A Renaissance man with a gentlemanly demeanor who helped shape the direction and development of museums in the U.S. and around the world, John W. Jacobsen, age 77, died at his home in Marblehead, Massachusetts, on January 12, with his wife, Jeanie Stahl, by his side. He described his career as a “drunkard’s walk” following his varied interests, which led him from theater scenic design to show and film production and finally, for thirty years, to his beloved museum field. In 1988 he founded White Oak Associates, which led strategic planning initiatives for more than 100 museums. His museum career began in 1985 as Associate Director of the Boston Museum of Science, where, under the leadership of Dr. Roger Nichols, he executive produced the Museum’s $24 million Hall Wing and Mugar Omni Theater and oversaw the making of the popular IMAX short film, New England Time Capsule, with music by John Williams. John and his wife, Jeanie, later co-executive produced the IMAX film, The Living Sea, produced by MacGillivray Freeman Films with narration by Meryl Streep and music by Sting. It was nominated for an Academy Award in 1995. John was born October 8, 1945, in Bronxville, New York, to Eric and Mary Jacobsen. His parents were Australian and Canadian ex-pats who wed in Montreal and, after relocating to the U.S., moved with their three children to Brazil where John’s father, an engineer, ran U.S. Steel’s mining and steel production operations. After eight years, when John was 13, they returned to Pittsburgh, U.S. Steel’s headquarters. As a boy, John was fascinated by chemistry and physics and had a fully stocked chemistry lab in the basement where he dabbled in magic experiments, explosives, and breeding hybrid fruit flies. When he got to college at Yale, he found his biochemistry classes boring and abstract, so he ricocheted from chemistry to English, to art history, and then theater. After graduating from Yale University in 1967 (BA in Art History) and Yale Drama School in 1969 (MFA in Theater Scenic Design), he taught scenic design in the Emerson College Theater Department in Boston. He later joined the faculty at Wheaton College. During these years, he directed scenery and lighting design for more than 60 theater productions, including Of Mice and Men at the Loeb Drama Center, all the while dreaming of becoming a great fine art painter, laboring at night on large canvases in his carriage house apartment near Coolidge Corner in Brookline, Massachusetts. In the early 1970s, the advent of multimedia theater led him to take on his first museum project – The Salem Witch Museum’s innovative in-the-round presentation of the 1692 witch trials using life-sized stage sets and dramatic lighting and sound. Fifty years later, it remains the most attended attraction in Salem, Massachusetts. The project’s success led him to form White Oak Design with several colleagues in 1974. Together, they produced sound and light shows, which would attract visitors for decades to come. These included The Whites of Their Eyes, sponsored by the Raytheon Corporation to commemorate the Boston Bicentennial; The Voyage of the India Star at Pickering Wharf in Salem; Timespell in the Watkins Glen Gorge in New York; and, most notably, An Elizabethan Pageant in Stratford-upon-Avon, England, which was opened by Her Royal Highness Princess Anne in 1979. Through mutual friends, John met the love of his life, the singer-songwriter Jeanie Stahl. They were married in 1982 and settled in Marblehead’s historic district, north of Boston, and became, as he often said, “partners in everything,” Following his tenure at the Museum of Science, John formed White Oak Associates with Jeanie joining the company as vice president. Over the next 30 years, with a team of experts and staff, they led strategic planning initiatives and development for museums in, among other cities, Anaheim, Calgary, Des Moines, Edmonton, Hartford, Kuala Lumpur, Calgary, Peoria, Richmond, Singapore, and Exploration Place in Wichita, designed by architect Moshe Safdie. As the museum boom slowed, John and Jeanie’s work shifted away from new museums to sustaining existing museums through their White Oak Institute, a nonprofit dedicated to conducting and disseminating research on museum impact and performance. They received grants from the National Science Foundation, the American Alliance of Museums, and the Association of Children’s Museums, among others. Throughout their marriage, John continuously refined his woodworking and cooking skills. He maintained an impeccable workshop, designed and built a classic cherrywood bookcase for his library/study in their home, designed and hand-drew their annual Christmas card, and indulged his passion for cooking, delighting their circle of friends with his exceptional multi-course meals. After retiring in 2017, John wrote three books for the museum community, published by Rowman and Littlefield, which detailed White Oak’s innovations and planning frameworks. He was an instrumental member of the planning committee for the renovation of the Abbot Public Library in Marblehead, providing insight and guidance. He served as a volunteer advisor to the Boston Museum of Science and the Emily Dickinson Museum, among others. Finally, he was able to pursue his interest in writing mysteries. His three Merriman Institute mysteries remain unpublished but honor his favorite mystery writers, convey his values, and reflect his life experiences. In addition to his wife, John is survived by his sisters, Marian Langdon and Joan Halbert, nieces and nephews, and close friends and colleagues who were like family to him. A celebration of his life is being planned for late spring in Marblehead. In lieu of flowers, donations in his name may be made to the museum of your choice.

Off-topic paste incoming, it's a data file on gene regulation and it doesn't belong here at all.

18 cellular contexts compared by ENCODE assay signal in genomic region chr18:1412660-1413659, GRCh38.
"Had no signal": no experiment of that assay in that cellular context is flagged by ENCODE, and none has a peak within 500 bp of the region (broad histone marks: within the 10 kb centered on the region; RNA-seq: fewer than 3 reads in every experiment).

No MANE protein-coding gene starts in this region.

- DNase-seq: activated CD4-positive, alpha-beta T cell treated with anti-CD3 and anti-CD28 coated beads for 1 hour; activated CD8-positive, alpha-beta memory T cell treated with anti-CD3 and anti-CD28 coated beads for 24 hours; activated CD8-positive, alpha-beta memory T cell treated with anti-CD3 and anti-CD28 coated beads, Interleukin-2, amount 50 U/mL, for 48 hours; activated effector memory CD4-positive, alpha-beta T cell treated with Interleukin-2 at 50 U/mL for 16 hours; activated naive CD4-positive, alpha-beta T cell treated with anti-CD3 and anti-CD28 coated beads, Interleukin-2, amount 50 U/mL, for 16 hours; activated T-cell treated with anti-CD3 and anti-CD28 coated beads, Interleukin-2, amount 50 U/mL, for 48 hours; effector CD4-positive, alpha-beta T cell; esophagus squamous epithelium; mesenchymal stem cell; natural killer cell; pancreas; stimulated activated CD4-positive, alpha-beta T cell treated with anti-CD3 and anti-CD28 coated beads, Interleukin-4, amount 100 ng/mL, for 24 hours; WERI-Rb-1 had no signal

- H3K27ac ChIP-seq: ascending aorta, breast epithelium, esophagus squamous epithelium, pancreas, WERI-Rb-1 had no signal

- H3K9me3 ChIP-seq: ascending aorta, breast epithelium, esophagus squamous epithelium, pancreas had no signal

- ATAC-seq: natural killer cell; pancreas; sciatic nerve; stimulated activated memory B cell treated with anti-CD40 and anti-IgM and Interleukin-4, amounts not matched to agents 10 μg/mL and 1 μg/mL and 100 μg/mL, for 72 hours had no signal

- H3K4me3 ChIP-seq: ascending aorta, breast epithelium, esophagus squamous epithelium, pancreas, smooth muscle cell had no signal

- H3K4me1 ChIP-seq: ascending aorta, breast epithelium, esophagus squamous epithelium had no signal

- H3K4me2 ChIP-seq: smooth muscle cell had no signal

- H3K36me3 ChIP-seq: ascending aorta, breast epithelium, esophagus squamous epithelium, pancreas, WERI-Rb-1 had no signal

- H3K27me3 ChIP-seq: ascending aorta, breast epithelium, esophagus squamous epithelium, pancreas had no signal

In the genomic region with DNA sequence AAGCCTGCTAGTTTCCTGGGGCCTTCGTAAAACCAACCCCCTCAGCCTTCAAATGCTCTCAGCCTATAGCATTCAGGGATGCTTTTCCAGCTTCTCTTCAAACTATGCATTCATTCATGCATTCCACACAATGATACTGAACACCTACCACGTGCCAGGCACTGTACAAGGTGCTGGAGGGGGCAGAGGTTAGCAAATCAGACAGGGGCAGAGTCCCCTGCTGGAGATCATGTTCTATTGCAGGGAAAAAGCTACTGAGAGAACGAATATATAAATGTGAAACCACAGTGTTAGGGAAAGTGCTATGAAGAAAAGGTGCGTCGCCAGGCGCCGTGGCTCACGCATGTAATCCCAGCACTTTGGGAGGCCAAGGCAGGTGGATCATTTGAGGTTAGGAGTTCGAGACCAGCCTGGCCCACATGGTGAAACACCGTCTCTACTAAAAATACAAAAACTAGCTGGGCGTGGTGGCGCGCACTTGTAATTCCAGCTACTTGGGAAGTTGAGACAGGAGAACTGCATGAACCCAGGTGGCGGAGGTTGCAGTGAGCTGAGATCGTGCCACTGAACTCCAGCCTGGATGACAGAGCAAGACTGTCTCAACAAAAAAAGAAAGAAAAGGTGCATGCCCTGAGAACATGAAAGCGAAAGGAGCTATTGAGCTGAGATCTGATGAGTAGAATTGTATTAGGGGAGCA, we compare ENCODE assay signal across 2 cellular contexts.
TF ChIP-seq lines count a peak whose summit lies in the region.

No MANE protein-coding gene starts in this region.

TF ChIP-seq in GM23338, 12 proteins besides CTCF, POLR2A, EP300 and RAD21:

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  • In lieu of flowers, donations in his name may be made to the museum of your choice.